As we explain in the papers mentioned above, the spectral envelope of the sound produced when playing the yidaki depends strongly on the resonances of the player's vocal tract. A maximum in the acoustic impedance of the tract at a particular range of frequencies inhibits flow into the instrument at those frequencies and thus produces a broad minimum in the spectral envelope. Conversely, a minimum in the impedance of the tract produces a formant or enhanced band of frequencies in the output sound.

To produce the "high tongue" or high drone sound, the tongue is held close to the hard palate to make a narrow constriction. Consequently, the acoustic impedance has high values at the resonances, as shown in the figure at left below. The frequencies at which the impedance is high correspond to resonances that have pressure antinodes and velocity nodes near the lips. Consequently, there is very little acoustic flow into the instrument at these frequencies, and so a minimum in the spectral envelope (figure at left). Between these minima, the flow is not impeded so much, and so there are formants, or peaks in the spectral envelope, at frequencies at which the impedance is low. To produce the "low tongue" sound, the tongue lies low in the mouth (figure at right). Even at the resonant frequencies, the acoustic impedance is lower, because of the larger aperture. Consequently, the acoustical flow at these frequencies is not inhibited substantially and there are no strong formants. Note the absence of the strong formant in both the spectrum and the sound files. Note that, in the sound files, the pitch as well as the timbre is changed by the tongue position. We have reported on this effect in the trombone in another study.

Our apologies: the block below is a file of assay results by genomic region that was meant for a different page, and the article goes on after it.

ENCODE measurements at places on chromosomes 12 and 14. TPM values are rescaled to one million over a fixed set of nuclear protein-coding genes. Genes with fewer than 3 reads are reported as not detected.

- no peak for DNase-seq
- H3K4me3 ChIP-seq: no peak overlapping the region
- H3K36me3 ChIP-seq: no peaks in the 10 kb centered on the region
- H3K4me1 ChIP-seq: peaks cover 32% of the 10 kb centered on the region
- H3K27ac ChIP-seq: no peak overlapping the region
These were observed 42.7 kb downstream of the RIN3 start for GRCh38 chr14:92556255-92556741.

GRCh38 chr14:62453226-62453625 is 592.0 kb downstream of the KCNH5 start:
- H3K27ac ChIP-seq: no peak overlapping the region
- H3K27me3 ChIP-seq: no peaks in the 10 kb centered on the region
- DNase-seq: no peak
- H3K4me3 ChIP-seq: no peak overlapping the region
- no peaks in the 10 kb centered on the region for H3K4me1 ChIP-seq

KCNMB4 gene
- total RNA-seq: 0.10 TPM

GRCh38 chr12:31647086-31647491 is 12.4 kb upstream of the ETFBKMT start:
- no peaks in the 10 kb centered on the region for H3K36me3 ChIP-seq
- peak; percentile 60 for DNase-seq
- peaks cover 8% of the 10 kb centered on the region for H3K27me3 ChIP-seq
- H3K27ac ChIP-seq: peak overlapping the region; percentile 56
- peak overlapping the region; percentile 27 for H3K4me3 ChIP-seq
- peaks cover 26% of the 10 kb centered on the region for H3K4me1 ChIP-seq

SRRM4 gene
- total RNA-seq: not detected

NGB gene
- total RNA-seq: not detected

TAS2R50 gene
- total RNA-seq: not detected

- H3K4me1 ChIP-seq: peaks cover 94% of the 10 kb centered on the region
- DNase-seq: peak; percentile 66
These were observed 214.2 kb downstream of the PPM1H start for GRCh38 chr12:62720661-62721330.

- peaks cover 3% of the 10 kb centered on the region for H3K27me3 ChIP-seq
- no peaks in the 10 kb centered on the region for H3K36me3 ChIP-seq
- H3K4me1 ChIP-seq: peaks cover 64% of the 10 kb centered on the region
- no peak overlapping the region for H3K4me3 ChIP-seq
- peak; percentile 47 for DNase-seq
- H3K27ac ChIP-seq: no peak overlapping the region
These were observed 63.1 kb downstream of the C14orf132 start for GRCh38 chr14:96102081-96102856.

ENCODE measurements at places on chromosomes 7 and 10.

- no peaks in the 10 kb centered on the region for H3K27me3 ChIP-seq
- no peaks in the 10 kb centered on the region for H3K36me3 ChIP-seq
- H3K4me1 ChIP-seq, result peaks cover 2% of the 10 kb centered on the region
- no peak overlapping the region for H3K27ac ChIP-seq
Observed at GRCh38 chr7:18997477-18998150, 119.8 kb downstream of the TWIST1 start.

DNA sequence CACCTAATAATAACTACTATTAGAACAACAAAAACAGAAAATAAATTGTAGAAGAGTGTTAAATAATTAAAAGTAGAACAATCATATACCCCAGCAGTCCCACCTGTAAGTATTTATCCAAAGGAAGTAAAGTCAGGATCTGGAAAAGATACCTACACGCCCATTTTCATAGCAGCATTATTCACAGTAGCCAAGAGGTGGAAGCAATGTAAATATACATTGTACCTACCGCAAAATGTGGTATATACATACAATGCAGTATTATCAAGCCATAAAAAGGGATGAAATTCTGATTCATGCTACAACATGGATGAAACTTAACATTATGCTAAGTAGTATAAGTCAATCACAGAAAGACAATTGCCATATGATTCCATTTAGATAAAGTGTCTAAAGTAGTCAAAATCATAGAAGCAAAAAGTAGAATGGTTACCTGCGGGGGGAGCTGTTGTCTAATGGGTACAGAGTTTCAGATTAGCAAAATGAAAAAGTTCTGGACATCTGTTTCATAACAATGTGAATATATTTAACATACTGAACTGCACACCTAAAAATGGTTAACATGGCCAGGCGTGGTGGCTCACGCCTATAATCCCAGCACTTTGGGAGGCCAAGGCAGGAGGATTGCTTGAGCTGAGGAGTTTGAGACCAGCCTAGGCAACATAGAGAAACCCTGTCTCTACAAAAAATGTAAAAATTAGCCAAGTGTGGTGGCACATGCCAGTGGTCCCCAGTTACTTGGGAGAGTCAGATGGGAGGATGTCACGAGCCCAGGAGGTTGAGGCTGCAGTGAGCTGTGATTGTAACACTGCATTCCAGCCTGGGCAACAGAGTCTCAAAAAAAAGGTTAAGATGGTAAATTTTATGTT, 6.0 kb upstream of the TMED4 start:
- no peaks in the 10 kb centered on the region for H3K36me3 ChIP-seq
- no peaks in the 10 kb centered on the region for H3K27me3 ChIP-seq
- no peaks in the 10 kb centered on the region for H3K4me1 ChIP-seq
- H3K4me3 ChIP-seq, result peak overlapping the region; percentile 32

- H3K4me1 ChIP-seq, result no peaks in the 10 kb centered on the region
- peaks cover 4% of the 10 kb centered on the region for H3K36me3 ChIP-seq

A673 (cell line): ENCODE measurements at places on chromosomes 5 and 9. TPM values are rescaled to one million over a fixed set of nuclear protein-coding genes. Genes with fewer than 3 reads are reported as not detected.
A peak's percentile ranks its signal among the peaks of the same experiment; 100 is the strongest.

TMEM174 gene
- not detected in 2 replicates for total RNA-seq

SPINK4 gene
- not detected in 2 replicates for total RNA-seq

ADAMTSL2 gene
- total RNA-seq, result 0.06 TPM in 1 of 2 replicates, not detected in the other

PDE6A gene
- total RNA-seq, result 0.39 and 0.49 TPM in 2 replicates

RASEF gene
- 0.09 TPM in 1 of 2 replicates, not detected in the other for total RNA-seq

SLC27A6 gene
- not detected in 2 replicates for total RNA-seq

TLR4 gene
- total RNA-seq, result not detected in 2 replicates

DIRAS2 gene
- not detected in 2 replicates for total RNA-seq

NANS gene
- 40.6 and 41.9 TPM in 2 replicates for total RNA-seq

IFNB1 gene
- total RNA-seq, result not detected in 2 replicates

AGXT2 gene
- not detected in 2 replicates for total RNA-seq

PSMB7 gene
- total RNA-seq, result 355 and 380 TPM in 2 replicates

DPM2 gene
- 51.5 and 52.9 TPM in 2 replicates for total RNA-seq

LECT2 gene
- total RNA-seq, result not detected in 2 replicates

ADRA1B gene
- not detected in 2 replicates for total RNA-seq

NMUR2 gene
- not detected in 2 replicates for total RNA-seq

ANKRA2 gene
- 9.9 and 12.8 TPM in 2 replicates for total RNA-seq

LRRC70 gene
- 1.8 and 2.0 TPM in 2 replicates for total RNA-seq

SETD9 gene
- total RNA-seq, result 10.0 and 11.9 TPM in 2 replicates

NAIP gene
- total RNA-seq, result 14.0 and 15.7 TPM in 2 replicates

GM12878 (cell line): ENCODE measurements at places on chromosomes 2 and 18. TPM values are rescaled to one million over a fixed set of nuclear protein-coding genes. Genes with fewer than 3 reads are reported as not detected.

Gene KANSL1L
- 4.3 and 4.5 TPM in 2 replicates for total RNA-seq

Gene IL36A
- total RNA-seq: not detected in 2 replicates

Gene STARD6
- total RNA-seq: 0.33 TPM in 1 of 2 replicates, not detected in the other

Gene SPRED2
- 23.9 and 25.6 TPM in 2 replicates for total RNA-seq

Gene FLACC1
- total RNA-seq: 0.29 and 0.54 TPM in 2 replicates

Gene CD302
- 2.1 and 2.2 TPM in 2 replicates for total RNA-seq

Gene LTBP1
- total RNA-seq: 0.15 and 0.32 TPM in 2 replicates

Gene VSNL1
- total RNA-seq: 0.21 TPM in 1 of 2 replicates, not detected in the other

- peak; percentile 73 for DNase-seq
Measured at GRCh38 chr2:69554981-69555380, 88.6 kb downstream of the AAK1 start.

graphs of tract impedance and output sound spectra for high tongue configuration

Sound spectrum and vocal tract impedance for "high tongue" configuration

graphs of tract impedance and output sound spectra for low tongue configuration

Sound spectrum and vocal tract impedance for "low tongue" configuration
The curves are typical. In the high tongue configuration (left), maxima in of the spectrum of the output sound correlated well with minima in the impedance spectrum (a correlation coefficient 0.98 for 46 measurements on three players).

In the sound file, although the sound is clearly that of a yidaki with a pitch below that of the normal human voice. Nevertheless, it sounds a little like someone alternating between the sound "ee" (the vowel in the English word "heed") and an indistinct vowel something like "aw" (the vowel in "hoard" or "hot"). In a previous study, we measured the resonances of the vocal tracts during speech. Vocal tracts pronouncing "heed" have a strong resonance at about 1.8 kHz, while tracts pronouncing "hoard" or "hot" have no resonances between 1 and 2 kHz.